Descended down to thigh and divides into 2 branches the tibial and
fibular nerve (common peroneal nerve )
 NOTE: If neck of femur is fractured sciatic nerve is directly affected therefore,
patients legs are held together to prevent damage to
the sciatic nerve ( trap of sciatic nerve).
Arteries of the Gluteal Region
 Common Iliac Artery divides into:
o Internal iliac artery
o External iliac artery >> continues as femoral
nerve
 Femoral artery then provides the largest branch:
 Profunda Femoris Artery: forms cruciate anastomosis
(connection between 4 arteries at the level of the lesser
trochanter of femur). Very important in forming a
healthy connection between the internal iliac artery and
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the femoral artery. Four arteries are involved in the
cruciate anastomosis:
o Inferior gluteal artery
o Medial femoral circumflex
o Lateral femoral circumflex
o First perforating artery
Trochanteric anastomosis (connection between vessels)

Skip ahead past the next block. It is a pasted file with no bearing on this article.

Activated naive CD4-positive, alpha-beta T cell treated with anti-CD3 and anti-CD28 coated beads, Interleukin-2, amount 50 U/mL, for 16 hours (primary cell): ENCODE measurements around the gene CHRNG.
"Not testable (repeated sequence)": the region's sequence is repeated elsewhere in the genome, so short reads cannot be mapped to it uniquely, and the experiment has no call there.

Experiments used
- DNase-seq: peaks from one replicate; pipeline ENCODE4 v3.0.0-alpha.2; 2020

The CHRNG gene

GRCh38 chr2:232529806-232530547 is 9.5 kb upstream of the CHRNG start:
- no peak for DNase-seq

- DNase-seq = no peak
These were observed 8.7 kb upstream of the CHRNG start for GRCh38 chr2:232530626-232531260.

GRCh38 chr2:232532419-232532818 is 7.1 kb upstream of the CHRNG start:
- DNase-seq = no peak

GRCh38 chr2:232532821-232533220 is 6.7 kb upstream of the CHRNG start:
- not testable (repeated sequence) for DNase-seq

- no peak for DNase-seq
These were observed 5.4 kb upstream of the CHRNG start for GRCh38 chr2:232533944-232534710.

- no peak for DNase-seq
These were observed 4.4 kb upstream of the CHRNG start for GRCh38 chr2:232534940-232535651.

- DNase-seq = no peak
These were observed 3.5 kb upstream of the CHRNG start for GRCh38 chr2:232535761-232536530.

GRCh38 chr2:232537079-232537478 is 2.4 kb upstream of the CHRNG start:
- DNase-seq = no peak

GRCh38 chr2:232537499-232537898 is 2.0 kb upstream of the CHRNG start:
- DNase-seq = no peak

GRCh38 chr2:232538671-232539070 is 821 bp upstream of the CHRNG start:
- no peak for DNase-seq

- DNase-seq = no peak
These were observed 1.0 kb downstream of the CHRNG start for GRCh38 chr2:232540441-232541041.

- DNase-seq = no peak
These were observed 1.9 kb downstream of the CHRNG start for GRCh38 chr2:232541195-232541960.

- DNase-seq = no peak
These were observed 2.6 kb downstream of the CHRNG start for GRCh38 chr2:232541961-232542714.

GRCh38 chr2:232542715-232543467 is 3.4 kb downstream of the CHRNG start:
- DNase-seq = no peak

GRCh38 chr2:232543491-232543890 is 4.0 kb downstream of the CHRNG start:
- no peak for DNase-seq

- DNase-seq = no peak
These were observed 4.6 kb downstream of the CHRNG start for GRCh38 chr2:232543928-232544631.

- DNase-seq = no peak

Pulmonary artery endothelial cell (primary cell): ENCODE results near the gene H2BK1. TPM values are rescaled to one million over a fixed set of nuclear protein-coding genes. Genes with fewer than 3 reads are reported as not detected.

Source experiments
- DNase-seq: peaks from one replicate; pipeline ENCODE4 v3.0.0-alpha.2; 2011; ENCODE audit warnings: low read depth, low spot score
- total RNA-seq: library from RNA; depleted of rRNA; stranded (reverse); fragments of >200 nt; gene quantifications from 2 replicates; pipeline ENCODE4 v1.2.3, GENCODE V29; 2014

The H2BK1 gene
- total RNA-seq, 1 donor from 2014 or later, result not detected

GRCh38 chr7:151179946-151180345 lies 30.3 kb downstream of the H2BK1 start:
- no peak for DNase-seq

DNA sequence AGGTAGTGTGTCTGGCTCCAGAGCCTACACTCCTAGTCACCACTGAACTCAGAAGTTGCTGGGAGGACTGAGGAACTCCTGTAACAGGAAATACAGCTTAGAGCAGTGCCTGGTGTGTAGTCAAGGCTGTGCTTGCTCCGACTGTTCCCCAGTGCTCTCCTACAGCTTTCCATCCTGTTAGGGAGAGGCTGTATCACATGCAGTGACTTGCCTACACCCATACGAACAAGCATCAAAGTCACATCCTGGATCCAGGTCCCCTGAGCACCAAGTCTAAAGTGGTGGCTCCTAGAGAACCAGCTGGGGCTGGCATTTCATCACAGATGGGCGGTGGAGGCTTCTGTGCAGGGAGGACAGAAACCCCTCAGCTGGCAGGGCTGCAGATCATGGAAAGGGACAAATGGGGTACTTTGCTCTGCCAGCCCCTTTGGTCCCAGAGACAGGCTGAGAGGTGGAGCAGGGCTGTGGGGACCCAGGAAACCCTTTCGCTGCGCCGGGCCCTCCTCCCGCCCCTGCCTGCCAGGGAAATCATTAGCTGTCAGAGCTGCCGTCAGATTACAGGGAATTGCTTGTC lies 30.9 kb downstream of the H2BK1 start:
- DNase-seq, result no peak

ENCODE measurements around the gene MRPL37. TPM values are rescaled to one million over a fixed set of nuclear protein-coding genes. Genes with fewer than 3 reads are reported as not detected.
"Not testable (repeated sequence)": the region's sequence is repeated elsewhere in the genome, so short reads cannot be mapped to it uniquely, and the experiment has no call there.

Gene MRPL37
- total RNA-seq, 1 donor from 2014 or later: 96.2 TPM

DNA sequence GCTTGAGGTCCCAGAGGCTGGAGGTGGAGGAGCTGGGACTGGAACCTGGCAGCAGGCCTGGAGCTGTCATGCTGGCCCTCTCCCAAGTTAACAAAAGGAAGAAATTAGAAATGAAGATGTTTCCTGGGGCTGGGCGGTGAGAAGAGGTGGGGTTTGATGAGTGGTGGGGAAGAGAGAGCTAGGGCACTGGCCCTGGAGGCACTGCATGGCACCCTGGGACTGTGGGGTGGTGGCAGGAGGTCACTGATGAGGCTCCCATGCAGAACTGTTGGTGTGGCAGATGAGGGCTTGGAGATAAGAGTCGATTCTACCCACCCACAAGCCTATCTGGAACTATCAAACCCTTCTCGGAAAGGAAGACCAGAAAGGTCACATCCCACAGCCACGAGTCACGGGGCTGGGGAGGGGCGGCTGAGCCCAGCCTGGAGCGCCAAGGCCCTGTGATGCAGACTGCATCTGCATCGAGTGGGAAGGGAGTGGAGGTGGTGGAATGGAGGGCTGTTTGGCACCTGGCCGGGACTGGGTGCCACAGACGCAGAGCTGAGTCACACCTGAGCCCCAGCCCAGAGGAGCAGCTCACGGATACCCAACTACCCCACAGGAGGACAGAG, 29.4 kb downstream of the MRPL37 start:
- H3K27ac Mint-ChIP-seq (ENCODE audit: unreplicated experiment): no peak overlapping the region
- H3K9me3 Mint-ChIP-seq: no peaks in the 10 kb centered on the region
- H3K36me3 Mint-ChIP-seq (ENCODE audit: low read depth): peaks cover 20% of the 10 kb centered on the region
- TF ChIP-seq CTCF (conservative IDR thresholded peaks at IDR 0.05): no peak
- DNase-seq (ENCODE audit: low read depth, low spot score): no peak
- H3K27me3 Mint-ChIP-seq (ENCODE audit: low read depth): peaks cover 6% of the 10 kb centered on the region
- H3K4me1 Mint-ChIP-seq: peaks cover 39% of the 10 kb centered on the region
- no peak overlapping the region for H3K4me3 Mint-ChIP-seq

Main blood supply to head and neck of femur, as well as
connects internal iliac artery with femoral artery.
Formed with four arteries:
o
o
o
o
Superior gluteal artery
Inferior gluteal artery
Medial femoral circumflex
Lateral femoral circumflex
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Posterior compartment of thigh
Hamstring muscles (3 ½)
Insertion
Nerve
Supply
Action
Semitendinosus
Ischial
Tuberosity
SGS Area
Sciatic
Nerve
Extends hip and
flexes knee (due to
crossing two joints)
Semimembranosus
Ischial
Tuberosity
Medial
condyle of
tibia
Sciatic
Nerve
Extend hip and
flexes knee
Biceps Femoris
Long Head:
Ischial
Tuberosity
Short Head:
Linea aspera of
femur
Both at head
of fibula
Sciatic
Nerve
(Long head
:tibial
nerve
Short head
: fibular
nerve )
Flex the knee joint
Adductor Magnus
(Hamstring part)
Ischail
Tuberosity
Adductor
Tubercle of
femur
Sciatic
Nerve
Extend hip joint
Muscle
Origin
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‫ال تخش من التنازل عما هو جيد للحصول على ما هو افضل‬